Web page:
A compromise by President Clinton about whether to penalize overseas firms that violate a new anti-Cuba US law may head off - for now - a volatile trade disagreement between Washington and its closest allies.
Faced with a deadline on whether to waive part of the Helms-Burton law allowing foreign firms to be sued if they occupy US property seized in Cuba in 1959, the White House agreed to let the law go into effect but suspended its enforcement for at least six months.
Still in effect, though, is part of Helms-Burton that denies US visas to executives of corporations and their families that profit from US property in Cuba - a move likely to draw criticism from US trading partners.
"The best way to get change in Cuba is not to clobber your allies," says Sir Leon Brittan, vice president and trade commissioner of the European Union.
Mr. Clinton, facing a dilemma over whether to mollify US allies or play to a passionate Cuban-American voting bloc during an election year, managed to push the issue past the Nov. 5 vote.
In a nod to Cuban Americans, the White House over the next six months will urge its allies and their corporations to start a host of pro-democracy measures in Cuba similar to the Sullivan Principles once imposed on the apartheid government of South Africa.
In six months, the White House may allow suits to proceed in US courts based on a company by company review of pro-democracy measures in the workplace, including freedom of expression and the right to organize.
European and Canadian diplomats have been growing redder in the face over Helms-Burton, which places unilateral US sanctions on companies that "traffic" in some $1.8 billion in US property. They view the issue as arbitrary and unfair - US election politics being played at their expense.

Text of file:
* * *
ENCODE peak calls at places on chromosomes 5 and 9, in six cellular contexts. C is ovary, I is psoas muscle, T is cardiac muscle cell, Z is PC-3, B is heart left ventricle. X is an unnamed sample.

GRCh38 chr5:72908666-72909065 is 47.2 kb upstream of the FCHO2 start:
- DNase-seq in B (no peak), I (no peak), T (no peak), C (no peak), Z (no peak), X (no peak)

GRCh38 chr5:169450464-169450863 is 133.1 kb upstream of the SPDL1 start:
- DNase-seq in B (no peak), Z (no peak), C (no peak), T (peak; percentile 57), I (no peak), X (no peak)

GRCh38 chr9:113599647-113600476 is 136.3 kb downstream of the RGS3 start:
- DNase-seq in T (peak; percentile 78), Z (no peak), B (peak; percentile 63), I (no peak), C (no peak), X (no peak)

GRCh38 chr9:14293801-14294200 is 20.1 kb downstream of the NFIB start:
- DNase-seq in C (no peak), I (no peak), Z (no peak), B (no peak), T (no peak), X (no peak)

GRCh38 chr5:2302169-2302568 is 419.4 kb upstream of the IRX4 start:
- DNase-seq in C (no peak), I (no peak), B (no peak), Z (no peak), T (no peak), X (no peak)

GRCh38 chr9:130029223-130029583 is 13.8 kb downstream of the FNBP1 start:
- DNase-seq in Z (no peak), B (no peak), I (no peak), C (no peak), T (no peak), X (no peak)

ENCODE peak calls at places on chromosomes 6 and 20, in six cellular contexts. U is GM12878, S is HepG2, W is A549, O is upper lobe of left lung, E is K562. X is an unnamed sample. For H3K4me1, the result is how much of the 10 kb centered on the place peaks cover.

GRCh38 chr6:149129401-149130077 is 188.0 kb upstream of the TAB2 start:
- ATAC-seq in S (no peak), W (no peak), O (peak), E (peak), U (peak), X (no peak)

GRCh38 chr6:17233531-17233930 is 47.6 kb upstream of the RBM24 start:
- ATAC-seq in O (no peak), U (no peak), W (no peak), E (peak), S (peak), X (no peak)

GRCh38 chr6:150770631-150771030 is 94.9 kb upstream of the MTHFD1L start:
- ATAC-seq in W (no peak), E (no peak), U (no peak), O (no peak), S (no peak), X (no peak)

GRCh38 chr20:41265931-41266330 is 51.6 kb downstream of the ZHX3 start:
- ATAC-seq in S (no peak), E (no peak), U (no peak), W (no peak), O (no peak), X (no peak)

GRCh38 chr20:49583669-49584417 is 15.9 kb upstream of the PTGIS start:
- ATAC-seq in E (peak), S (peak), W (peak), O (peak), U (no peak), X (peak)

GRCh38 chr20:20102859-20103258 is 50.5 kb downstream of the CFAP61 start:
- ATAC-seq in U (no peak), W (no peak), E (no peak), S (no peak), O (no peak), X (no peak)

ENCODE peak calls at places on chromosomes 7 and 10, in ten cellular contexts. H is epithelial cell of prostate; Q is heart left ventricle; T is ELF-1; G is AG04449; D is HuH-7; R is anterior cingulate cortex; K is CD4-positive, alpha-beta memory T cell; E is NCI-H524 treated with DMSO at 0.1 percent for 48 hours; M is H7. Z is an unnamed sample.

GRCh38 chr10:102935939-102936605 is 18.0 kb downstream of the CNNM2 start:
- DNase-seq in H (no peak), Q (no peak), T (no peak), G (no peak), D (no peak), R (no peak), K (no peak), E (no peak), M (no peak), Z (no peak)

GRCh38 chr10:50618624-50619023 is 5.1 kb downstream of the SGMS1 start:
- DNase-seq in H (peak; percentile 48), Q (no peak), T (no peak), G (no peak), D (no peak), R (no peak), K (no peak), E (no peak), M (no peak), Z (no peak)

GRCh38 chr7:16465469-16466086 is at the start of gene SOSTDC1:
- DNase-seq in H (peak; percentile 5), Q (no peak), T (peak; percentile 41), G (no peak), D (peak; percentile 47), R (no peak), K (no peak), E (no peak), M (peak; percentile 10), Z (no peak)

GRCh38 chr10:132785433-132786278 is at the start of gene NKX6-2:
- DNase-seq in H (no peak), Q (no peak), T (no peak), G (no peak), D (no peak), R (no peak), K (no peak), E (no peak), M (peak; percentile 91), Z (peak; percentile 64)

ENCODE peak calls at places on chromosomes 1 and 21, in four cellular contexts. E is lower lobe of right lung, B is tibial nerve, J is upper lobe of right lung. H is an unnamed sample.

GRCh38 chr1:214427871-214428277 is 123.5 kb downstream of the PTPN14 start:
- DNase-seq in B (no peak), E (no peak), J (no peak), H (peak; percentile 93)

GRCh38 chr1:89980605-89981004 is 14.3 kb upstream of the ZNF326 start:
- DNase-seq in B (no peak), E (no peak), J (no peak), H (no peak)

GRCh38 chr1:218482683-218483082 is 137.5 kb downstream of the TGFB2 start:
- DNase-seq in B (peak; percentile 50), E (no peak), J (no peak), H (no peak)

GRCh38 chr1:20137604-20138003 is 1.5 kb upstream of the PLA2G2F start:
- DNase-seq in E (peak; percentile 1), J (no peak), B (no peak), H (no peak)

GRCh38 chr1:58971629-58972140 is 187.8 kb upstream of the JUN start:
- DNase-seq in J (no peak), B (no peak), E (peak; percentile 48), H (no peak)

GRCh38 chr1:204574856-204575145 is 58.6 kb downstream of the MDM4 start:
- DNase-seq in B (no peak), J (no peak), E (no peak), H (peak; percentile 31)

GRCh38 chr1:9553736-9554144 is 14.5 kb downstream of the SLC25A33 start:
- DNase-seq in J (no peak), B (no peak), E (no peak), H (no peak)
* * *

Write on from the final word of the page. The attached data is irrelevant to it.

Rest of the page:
Last week the administration informed the executives and major shareholders of Sherritt International Corporation in Canada that they would be blocked from travel in the US. The government in Ottawa is planning similar retaliatory action.
Commenting on Clinton's compromise, one Canadian official said: "This doesn't solve the problem. We don't know when all this ends. There's no sunset clause on this bill. It is unprecedented. When is the last time anyone has barred executives on the basis of something we consider legal?"
The issue is seen as a classic post-cold war dilemma for Clinton: How to exercise US leadership on a sensitive domestic issue while still holding the allies together in a friendly coalition.
The White House sought to present the gravity of the choice by having the president retreat to Camp David, traditional site of statesman-like deliberations, to consider his the waiver deadline.
Prior to the shooting down in February by the Castro-regime of four Cuban-Americans off the coast of Cuba, the White House strongly opposed Helms-Burton. It sought a policy of "engagement" with Cuba which, similar to US China policy, was designed to subvert Castro by introducing friendlier ties, including cultural exchange and an opening of markets.
Yet in order to appear tough to the US public following the shoot-down, the administration changed its tune - supporting a policy of punishment.
Helms-Burton is widely denounced by internationalists in Washington who feel the gains Congress and the White House hope to make with Cuban American voters are out of proportion with the diplomatic impact the unilateral sanctions will have with US allies.
"This is an egregiously bad foreign policy bill," says John Steinbruner, a foreign policy expert at the Brookings Institution in Washington. "We are going way outside recognized criteria for imposing sanctions. This is a device with very serious implications and I think we are about to learn a hard lesson - but not before some very damaging outcomes with our allies."
The president decided to allow the legislation to become law, but impose a moratorium until Feb. 1 on the filing of lawsuits. During the six-month interval, Americans can hire attorneys and prepare the cases but cannot file lawsuits.